She had never known a life of such ease before, relegated all those years solely to breathing through her nose while in public. To be caught with one’s mouth open warranted accusations of being a dullard. Or condescending phrases like, “Shut your mouth, you’ll catch flies” (as Betty Draper’s mother would say). But without anyone to judge by what they could no longer see, free reign of an open-mouthed existence became the norm for Rachel (and, she imagined, many others who would feel obliged, even unwittingly, to keep their maws open while crawling along the streets in masks).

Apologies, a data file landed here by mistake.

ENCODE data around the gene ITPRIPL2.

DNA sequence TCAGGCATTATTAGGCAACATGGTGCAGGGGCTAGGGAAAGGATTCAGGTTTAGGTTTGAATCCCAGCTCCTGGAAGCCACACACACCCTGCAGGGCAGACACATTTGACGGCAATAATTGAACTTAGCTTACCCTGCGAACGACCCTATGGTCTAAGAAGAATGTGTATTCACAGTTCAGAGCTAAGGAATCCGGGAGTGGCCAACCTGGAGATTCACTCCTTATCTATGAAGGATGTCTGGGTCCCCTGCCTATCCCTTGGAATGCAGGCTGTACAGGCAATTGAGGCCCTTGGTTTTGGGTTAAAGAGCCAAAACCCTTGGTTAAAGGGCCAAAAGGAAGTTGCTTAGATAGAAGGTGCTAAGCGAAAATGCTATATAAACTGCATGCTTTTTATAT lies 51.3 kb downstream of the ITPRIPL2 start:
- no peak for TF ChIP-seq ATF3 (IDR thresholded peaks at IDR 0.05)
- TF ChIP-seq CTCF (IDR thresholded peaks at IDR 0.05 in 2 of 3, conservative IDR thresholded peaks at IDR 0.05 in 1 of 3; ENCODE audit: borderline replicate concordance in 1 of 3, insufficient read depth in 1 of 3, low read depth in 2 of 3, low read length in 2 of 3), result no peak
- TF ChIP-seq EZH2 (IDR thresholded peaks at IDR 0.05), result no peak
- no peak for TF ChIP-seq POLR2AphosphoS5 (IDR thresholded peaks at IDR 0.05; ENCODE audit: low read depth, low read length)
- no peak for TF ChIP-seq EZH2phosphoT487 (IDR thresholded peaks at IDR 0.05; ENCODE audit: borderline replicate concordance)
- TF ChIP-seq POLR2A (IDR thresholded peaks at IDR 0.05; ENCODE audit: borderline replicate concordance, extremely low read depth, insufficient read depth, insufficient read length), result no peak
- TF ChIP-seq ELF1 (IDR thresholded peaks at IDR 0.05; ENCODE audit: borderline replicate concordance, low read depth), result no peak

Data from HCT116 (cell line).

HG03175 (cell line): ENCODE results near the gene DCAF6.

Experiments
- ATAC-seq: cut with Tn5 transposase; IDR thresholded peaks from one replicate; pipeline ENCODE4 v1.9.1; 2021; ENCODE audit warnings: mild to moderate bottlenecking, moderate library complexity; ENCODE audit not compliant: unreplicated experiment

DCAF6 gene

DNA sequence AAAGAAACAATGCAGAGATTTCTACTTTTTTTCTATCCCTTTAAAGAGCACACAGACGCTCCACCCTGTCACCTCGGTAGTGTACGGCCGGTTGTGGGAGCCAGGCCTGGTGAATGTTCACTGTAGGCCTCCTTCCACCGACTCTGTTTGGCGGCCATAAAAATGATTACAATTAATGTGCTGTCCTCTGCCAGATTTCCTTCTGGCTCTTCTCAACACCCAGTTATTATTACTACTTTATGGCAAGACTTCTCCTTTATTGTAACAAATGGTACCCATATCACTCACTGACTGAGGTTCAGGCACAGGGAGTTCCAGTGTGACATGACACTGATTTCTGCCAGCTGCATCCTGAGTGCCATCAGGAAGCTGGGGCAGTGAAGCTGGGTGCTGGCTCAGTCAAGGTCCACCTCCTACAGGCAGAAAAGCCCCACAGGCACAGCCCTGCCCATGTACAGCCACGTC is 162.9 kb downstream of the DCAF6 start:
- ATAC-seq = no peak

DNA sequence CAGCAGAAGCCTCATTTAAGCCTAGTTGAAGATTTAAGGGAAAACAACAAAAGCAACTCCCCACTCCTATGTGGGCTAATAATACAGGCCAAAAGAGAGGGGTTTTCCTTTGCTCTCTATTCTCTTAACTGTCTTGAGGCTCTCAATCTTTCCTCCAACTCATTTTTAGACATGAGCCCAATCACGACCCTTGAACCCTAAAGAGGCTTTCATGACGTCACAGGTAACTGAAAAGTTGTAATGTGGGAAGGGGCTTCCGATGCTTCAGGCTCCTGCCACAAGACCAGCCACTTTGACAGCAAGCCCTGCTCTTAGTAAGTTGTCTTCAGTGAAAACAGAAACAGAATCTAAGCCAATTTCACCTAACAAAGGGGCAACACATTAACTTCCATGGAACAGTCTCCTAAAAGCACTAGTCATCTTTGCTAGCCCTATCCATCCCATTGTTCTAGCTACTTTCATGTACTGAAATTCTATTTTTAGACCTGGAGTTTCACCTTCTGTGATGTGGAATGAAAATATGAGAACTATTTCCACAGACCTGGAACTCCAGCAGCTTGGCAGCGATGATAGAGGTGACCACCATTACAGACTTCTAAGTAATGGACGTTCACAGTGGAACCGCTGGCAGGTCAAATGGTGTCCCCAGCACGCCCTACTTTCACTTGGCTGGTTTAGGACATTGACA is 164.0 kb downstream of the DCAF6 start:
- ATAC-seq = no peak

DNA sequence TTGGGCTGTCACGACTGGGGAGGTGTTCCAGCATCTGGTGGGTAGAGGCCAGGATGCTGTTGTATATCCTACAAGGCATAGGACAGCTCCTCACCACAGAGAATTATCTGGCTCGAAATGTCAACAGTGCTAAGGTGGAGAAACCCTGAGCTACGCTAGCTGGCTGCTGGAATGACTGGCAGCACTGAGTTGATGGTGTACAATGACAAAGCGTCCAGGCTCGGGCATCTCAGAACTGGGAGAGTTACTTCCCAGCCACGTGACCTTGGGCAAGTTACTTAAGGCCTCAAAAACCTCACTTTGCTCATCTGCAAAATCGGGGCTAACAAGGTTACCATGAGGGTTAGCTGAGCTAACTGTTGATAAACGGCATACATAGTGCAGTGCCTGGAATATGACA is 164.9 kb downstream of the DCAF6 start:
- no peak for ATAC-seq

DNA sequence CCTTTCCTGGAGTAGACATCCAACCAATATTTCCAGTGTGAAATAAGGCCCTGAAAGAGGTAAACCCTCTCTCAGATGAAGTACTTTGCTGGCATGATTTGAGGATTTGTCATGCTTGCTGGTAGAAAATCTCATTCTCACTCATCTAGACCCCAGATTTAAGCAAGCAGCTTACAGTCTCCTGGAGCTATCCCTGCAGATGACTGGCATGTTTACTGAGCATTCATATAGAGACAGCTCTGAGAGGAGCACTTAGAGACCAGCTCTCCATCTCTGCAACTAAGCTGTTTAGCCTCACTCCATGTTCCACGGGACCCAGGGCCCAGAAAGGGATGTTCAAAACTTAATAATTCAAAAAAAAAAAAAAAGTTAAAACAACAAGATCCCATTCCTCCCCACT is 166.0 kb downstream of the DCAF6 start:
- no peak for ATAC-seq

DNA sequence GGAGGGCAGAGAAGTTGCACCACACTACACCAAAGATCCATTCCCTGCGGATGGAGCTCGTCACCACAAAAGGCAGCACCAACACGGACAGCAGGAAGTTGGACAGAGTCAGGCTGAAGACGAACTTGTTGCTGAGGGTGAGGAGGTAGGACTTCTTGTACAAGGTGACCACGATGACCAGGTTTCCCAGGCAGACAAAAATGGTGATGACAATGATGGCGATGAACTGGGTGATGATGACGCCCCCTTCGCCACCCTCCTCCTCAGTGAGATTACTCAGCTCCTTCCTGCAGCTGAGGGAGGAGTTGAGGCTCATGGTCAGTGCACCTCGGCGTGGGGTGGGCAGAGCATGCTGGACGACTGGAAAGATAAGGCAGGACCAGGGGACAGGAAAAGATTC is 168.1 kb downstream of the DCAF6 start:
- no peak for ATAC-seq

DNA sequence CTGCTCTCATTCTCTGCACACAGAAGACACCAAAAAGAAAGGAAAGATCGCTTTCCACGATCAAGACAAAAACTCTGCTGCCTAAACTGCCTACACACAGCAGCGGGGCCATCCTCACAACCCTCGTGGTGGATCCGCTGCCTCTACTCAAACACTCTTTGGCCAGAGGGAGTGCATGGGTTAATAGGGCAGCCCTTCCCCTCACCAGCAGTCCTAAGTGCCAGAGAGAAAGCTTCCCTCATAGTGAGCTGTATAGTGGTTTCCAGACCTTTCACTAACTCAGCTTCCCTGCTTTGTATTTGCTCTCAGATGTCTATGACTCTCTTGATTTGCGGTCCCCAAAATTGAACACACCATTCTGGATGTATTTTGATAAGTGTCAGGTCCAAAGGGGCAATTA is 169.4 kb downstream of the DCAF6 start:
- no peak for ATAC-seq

It never occurred to her that life could be restored to its so-called former “glory” with the advent of a vaccine and the assurance that wearing a mask everywhere was no longer deemed essential. Such an existence was now decidedly abhorrent to Rachel. And she knew that, surely, she couldn’t be the only one to feel that way, even if no one else would admit it. Still, she didn’t want to be that “weirdo” who still felt paranoid about not wearing a mask post-pandemic in a sort of inverse way to how anti-maskers were paranoid about their “freedom” being stripped away during the pandemic. So she tried to go out with her bare face one day. Even made a big production about getting her foundation so flawless it looked like a second skin (the kind you couldn’t tell was a “second skin,” of course). Did her eyes all trollop-like with a smoky motif, to boot. She was in full pre-2020 effect. Except that going out this way no longer felt “correct.” Particularly since she found herself hyper-aware of the fact that she could not seem to close her mouth in order to breathe solely through her nostrils. In short, she had grown used to the “open mouth” policy provided by mask life.